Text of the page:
Rather, they must address the root cause of that problem–understand WHY employees are doing that in the first place. To truly control Shadow IT, you must move beyond the misconception that it revolves around device and software purchasing control.
“Many organizations focus on devices and not users to address Shadow IT,” says Matt Bingham, Director of Product Management at LANDESK. “The reality is, if organizations focus on managing devices, they neglect to address the root of the issues around Shadow IT, which is the productivity needs of their workers.”
5. Shadow IT is always a bad thing
One of the most dangerous misconceptions, many businesses approach Shadow IT like any other problem. They look for ways to stop it. Why is this so dangerous? As explained below, Shadow IT holds great potential for businesses. Approaching it as a problem keeps your organization from potential rewards.
“One of the biggest misconceptions surrounding ‘Shadow IT’ is that it is inherently negative,” says Fred Kirwin, Business System Analyst at Eliassen Group. “I don’t feel that’s the case. Shadow IT becomes a positive when the enterprise experiments with systems that may not be approved by the IT department because of a lack of experience or organizational politics. Piloting ‘unsanctioned’ technology, to cite one example, can help to serve as prototypes for larger projects. ” ‘Shadow IT’ can also be deemed a positive for an organization when it expedites the delivery of a solution to a problem within the business. A great example of this is within the realm of BYOD. Say your organization did not have in place the necessary mechanisms to use a specific device that your sales team needs to perform its duties. What happens? They adopt the technology on their own, which in turn, pulls the organization along with them. In such a scenario everybody wins.”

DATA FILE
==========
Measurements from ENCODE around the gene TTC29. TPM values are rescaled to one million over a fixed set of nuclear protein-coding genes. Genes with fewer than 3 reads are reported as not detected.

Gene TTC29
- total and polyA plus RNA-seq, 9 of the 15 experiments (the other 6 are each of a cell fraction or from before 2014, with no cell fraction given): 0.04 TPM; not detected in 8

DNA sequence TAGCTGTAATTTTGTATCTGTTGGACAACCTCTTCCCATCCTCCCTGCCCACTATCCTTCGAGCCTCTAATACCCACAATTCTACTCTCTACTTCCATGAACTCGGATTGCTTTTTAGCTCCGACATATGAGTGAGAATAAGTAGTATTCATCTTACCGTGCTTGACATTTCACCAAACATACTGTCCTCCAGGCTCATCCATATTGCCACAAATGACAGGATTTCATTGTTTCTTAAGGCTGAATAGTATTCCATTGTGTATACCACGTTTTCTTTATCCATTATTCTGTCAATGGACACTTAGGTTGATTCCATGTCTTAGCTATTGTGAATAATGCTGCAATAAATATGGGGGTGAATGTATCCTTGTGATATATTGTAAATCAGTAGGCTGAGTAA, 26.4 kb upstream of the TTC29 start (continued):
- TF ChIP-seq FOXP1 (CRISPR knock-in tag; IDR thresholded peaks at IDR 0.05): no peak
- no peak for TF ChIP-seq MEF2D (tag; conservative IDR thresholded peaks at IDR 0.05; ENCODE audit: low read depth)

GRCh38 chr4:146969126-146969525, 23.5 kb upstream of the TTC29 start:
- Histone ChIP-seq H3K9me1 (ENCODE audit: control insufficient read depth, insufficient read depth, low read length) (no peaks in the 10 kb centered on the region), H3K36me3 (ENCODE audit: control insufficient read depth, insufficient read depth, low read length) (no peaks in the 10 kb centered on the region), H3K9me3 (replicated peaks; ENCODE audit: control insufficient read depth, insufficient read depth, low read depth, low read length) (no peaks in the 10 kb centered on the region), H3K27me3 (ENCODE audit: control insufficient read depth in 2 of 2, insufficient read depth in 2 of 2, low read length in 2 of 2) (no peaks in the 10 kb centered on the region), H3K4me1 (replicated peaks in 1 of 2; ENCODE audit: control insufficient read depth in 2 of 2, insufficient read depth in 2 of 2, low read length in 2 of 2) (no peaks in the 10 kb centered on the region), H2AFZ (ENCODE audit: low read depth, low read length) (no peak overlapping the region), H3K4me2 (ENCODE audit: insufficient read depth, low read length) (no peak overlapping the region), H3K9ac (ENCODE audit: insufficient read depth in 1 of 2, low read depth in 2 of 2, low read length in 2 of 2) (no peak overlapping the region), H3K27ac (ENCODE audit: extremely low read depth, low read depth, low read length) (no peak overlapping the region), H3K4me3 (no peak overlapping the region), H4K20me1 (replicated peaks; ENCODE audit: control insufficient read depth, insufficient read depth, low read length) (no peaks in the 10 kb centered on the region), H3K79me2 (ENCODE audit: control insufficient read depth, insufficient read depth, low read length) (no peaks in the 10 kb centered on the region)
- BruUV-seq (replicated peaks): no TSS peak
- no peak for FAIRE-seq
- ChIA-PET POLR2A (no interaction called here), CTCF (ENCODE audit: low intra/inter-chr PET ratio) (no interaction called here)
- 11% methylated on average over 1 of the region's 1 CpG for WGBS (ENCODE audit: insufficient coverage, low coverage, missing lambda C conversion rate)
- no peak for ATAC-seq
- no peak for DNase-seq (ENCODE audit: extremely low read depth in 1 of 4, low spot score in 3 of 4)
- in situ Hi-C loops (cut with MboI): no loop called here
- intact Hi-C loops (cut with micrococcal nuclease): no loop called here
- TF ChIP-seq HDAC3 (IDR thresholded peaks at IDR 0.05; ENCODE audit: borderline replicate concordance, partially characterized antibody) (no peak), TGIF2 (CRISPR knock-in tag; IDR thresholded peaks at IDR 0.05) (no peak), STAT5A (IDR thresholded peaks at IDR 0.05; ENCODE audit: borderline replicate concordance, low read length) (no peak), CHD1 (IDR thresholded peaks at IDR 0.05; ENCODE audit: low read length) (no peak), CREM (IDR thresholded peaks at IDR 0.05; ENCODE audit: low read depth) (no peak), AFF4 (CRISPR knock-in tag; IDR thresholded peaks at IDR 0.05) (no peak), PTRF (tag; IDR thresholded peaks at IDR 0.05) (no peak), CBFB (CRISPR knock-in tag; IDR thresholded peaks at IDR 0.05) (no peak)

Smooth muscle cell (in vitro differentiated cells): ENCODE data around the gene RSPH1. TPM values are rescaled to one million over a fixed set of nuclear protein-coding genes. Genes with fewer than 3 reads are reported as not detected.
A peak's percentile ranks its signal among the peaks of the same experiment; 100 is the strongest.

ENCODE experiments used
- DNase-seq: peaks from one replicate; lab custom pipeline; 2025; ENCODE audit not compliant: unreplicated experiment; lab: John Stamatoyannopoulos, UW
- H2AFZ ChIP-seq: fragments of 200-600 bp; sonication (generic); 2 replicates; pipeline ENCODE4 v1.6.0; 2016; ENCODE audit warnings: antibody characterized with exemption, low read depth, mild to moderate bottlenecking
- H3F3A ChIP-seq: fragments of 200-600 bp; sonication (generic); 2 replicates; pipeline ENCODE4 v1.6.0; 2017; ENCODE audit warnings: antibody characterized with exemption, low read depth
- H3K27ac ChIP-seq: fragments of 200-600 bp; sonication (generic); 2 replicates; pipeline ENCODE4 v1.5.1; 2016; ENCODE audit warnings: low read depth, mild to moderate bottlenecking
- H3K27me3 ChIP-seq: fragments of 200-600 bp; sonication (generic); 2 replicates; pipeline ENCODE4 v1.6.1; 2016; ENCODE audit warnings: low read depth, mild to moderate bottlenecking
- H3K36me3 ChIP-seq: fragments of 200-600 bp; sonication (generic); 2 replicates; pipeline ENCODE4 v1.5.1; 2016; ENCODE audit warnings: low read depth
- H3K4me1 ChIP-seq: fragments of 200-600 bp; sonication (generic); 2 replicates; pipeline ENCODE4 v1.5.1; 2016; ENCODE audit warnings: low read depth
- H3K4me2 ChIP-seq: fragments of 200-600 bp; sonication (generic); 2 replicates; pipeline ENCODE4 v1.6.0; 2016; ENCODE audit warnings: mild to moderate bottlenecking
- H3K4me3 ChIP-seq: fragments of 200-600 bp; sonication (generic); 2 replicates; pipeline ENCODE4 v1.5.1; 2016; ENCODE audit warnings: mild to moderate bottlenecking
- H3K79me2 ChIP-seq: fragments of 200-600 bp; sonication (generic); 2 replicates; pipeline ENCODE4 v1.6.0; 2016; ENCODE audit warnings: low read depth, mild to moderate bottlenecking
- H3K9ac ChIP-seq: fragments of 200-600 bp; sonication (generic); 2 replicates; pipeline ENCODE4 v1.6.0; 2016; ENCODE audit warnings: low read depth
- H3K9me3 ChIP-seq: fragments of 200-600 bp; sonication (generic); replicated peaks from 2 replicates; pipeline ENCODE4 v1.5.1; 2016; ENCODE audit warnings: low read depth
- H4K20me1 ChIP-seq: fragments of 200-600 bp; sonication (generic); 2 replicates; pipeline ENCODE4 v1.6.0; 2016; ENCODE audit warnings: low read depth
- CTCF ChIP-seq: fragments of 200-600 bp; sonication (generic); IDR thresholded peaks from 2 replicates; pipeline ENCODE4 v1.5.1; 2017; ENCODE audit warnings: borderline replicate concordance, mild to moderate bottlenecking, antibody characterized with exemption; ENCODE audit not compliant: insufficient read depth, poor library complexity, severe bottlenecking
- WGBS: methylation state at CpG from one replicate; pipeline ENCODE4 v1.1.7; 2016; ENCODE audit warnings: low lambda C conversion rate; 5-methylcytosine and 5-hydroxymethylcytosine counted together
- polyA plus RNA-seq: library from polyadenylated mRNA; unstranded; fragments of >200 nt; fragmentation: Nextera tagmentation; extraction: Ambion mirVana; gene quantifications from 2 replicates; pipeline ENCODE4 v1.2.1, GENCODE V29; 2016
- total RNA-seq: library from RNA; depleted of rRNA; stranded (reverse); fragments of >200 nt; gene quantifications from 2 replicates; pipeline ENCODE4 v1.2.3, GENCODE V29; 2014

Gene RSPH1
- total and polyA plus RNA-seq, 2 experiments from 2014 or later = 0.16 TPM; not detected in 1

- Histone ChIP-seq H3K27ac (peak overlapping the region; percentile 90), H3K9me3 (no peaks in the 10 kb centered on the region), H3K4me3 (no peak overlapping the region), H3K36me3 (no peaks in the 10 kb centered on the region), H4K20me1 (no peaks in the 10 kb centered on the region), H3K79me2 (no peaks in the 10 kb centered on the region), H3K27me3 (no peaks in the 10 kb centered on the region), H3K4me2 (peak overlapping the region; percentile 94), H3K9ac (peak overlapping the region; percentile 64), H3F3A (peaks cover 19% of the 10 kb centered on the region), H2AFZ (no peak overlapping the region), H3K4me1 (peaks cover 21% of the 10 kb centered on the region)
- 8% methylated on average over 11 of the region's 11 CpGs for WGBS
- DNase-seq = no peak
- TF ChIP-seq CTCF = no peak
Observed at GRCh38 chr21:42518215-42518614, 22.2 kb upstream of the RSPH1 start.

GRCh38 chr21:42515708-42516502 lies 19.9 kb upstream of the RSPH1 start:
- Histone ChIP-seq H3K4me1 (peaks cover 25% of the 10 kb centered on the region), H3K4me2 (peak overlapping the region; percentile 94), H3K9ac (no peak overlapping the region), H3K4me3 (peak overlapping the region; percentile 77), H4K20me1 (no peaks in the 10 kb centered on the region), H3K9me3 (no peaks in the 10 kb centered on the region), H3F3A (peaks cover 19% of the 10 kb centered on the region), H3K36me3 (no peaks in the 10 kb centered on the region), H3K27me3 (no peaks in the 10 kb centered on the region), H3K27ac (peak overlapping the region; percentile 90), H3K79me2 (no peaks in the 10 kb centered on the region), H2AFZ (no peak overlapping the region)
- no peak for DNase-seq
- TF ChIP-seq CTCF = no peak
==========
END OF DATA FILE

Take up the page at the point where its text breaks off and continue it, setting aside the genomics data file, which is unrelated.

He makes an excellent point. Shadow IT isn’t a problem to be stopped. When properly controlled, it becomes an opportunity for your business, and can boost overall productivity.
“At the end of the day, employees are hired, fired and compensated based on their ability to do their jobs,” explains Kirwin. “The IT department may not have the expertise, time, budget or willpower to meet everyone’s needs all of the time within the time-frame that they need it. Shadow IT may increase productivity and help the business.”
6. There is a one-size-fits all solution
When approached as a problem, businesses seek a solution. The only problem: There is no one-size-fits-all solution for Shadow IT. Every business is different. Security needs are different. Users are different. How you approach Shadow IT may differ from how the company down the street approaches it.
“Too many departments use a one-size-fits-all approach,” says Bingham. “The reality is that each organization is different – some have high security, some are more balanced and some have a completely open environment. To be effective, organizations need to customize their approach to their IT policy and how they will handle Shadow IT.”
If there’s no single solution to Shadow IT, what should you do? My advice: Don’t try to stop it. After all, that’s one big reason Shadow IT occurs in the first place. Users feel they can’t get the solutions they need from their IT department, so they seek outside options.
Instead of control, work on securely channeling Shadow IT. Understand what solutions they need, and securely implement those solutions. Give them a way to accomplish their goals, while giving your IT department control over data and user access. While there’s no single solution for every company, that approach will help you turn Shadow IT from a negative into a positive.
So, what do you think? Is there anything you would add to this list? If so, please share your thoughts in the comments.